Delaying your aging process with expensive, unnatural cosmetic procedures, texting your ex, and being attached to physical objects… all have one thing in common: the unwillingness of us humans to accept impermanence and deal with changes in a healthy way. This leads to deep suffering and stagnation. I wrote this blog to help you -and me- understand that nothing remains the same and how we can all better deal with impermanence, disintegration, death, breakups, and old age. This post, my friend, is for you.
I have found over the years that some buddhist teachings align enormously with Ayurveda’s principles. Being mindful and present is something you get used to when living an Ayurvedic lifestyle. Chew slowly, notice your sensations, listen carefully, wait before you react. All are under the mindfulness umbrella of being here, now.
Of course, being present is easier said and written, than done. In fact, many of us struggle with applying our own advice to our lives. Looking at yourself in the mirror and noticing the subtle, yet progressive changes on your skin as the years go by. Or having difficulty letting go of an important person in your life are triggers for many of us. It is at these times, of basically swimming upstream, that we should consider how we are dealing with impermanence and adjust in ways that bring us peace and contentment.
“all compounded things are impermanent”
The good news is that the unnecessary pain we inflict upon ourselves can be dissolved by understanding, digesting, and practicing the first seal of buddhist teachings (out of four) that “all compounded things are impermanent”. By compounded, the buddhist meant when two or more things come together, including the dimensions of space and time.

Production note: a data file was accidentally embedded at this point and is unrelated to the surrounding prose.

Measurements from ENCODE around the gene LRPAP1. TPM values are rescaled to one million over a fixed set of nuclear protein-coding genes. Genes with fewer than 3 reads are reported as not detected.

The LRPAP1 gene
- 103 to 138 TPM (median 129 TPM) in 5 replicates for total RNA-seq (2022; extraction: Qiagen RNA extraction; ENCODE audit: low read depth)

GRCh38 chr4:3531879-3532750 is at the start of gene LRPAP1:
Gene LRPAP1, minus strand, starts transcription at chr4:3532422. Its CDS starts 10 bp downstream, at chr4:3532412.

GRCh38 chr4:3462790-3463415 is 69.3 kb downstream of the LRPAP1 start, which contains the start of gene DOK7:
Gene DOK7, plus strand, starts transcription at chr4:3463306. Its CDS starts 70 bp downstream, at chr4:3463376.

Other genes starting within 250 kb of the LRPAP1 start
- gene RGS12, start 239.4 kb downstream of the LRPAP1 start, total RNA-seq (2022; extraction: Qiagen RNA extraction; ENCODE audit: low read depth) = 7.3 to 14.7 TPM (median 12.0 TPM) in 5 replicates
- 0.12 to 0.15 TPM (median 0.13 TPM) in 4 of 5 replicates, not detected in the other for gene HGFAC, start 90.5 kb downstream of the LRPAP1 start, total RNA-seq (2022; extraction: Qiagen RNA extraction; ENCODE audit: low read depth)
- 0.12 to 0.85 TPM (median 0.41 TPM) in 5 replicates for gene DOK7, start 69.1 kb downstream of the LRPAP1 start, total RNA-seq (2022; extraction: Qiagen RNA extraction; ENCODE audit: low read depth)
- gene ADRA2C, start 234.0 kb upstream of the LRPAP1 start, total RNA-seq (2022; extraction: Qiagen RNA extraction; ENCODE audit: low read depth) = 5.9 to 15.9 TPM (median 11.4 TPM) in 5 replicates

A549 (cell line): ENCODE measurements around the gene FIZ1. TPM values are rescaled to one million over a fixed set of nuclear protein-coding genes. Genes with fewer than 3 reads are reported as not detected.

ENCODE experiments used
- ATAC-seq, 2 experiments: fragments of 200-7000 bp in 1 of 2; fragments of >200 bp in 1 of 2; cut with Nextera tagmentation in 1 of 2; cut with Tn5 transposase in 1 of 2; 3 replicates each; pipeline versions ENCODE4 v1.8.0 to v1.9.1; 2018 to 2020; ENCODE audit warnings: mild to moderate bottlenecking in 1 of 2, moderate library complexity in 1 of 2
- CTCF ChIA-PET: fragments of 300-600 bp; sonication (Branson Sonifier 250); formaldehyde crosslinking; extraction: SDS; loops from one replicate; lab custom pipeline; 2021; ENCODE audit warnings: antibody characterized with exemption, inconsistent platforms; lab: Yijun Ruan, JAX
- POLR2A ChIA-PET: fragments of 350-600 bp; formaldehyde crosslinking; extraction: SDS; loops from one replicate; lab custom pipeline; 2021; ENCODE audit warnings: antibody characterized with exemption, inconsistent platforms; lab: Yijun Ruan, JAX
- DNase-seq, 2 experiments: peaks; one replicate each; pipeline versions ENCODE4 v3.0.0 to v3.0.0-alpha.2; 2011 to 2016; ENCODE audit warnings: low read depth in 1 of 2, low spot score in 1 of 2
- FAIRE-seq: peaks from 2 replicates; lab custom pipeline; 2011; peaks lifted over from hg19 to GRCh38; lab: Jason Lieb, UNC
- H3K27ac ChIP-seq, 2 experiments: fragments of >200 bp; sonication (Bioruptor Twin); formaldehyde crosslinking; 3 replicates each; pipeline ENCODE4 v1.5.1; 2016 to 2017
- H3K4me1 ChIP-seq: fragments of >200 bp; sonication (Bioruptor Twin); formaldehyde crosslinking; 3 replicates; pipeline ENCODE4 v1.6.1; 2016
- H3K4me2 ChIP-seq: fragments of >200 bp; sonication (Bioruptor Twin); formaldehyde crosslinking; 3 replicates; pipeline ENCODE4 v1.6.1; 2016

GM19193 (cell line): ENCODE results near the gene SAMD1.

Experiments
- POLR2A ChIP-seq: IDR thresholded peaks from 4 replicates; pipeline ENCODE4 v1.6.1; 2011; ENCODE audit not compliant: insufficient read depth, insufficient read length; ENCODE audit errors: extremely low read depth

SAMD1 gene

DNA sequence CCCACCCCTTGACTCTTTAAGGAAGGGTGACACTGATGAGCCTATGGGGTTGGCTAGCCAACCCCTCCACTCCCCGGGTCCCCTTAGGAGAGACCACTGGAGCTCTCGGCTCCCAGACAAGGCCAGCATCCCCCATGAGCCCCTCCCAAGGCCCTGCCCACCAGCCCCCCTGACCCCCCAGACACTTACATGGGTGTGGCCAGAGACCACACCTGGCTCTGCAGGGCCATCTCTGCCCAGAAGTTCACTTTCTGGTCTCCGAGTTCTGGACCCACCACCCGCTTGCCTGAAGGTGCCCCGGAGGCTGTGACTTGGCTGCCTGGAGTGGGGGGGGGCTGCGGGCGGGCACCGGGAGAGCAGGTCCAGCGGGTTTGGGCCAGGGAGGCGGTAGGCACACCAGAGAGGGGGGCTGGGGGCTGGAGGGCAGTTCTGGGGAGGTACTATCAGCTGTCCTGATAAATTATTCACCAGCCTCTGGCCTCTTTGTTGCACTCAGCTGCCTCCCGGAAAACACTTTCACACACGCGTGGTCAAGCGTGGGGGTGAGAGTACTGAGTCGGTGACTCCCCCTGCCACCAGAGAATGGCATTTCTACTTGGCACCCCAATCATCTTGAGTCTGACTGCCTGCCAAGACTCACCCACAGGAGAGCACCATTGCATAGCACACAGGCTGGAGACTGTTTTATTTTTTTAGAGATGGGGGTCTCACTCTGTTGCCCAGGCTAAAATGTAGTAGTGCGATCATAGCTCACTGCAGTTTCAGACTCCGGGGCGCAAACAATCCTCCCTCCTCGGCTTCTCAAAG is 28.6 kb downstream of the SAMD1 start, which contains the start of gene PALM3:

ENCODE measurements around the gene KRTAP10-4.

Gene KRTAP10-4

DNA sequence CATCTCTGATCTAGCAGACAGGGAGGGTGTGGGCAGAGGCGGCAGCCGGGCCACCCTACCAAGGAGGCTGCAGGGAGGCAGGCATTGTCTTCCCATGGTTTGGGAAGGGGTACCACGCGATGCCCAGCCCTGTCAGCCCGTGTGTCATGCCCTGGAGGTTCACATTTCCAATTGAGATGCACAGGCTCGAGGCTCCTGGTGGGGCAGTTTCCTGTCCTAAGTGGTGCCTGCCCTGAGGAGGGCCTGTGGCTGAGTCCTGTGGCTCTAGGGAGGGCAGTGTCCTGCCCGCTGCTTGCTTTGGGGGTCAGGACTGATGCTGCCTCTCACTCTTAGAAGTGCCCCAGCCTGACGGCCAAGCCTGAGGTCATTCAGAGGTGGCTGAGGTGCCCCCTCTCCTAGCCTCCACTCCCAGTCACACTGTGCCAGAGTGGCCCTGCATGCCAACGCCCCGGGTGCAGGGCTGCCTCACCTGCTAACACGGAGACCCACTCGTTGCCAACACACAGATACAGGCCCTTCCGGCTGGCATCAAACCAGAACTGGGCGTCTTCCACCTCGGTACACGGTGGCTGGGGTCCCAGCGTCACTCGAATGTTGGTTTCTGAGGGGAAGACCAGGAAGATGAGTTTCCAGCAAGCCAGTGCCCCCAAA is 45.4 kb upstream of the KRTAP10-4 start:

Things are impermanent. All things. Even rivers and fire which at first sight might seem always the same. Not realizing of this truth is living in samsara or illusion where the notions of “I” and “mine” dominate our perception of reality. Saying YES to this precept with conviction will allow us to free our minds, hearts, and bodies of assumptions, pain, and fear.
The kleshas, known as the causes of suffering according to Vedanta, the underlying philosophy of Ayurveda, also expose the importance of embracing impermanence. Kleshas are the toxins or poisons of suffering. The first one, Avidya or Ignorance happens when we mistake reality for illusion. Permanent for impermanent. Holding on to our bodies and filling them with botox and fillers because we can’t accept the fact aging is part of life.
Another Klesha is Asmita or Ego. Often times, we get attached to the way people made us feel and confuse it for attachment for those persons. It is not the person. It is how they made us feel. We define ourselves in terms of jobs, relationships, friends, status, cars, etc. “Mine” comes into play and promotes in us the desire to keep it all, forever. Not only is this foolish, but a great cause of unhappiness.
Raga, Dvesha, and Abhinivesha, the rest of the Kleshas, represent attachment, aversions, and fear of death correspondingly. When examined closely, they all relate to the law of impermanence: by clinging to people and things that one day will depart from our lives, by trying to avoid the inescapable, by fearing death and denying the impermanence of life itself.
Living life to the fullest and accepting everything changes can be incredibly liberating and healing. You can love and live without getting attached to things that will eventually be taken away from you. How to accept this truth?
Become more spiritual and meditate. By believing there is something more powerful than yourself you can come to terms with change, with death, with ruptures. Knowing I have a soul that will survive my body frees me of anxiety, stress, and depression.
Observe nature. Some of the most important lessons to our lives can come from carefully observing nature itself. How trees, water, and the sky don’t get attached to outcomes or things and are just there, looking at us in peace.
This too shall pass
The happiness, the sadness, everything will eventually come to cease its existence. This will help us be more humble when going through the ups of life, and less desperate when living the downs. Nothing lasts forever. This too shall pass.
I wanna know how you deal with impermanence. Let me know in the comments below.
Monica Gisella xx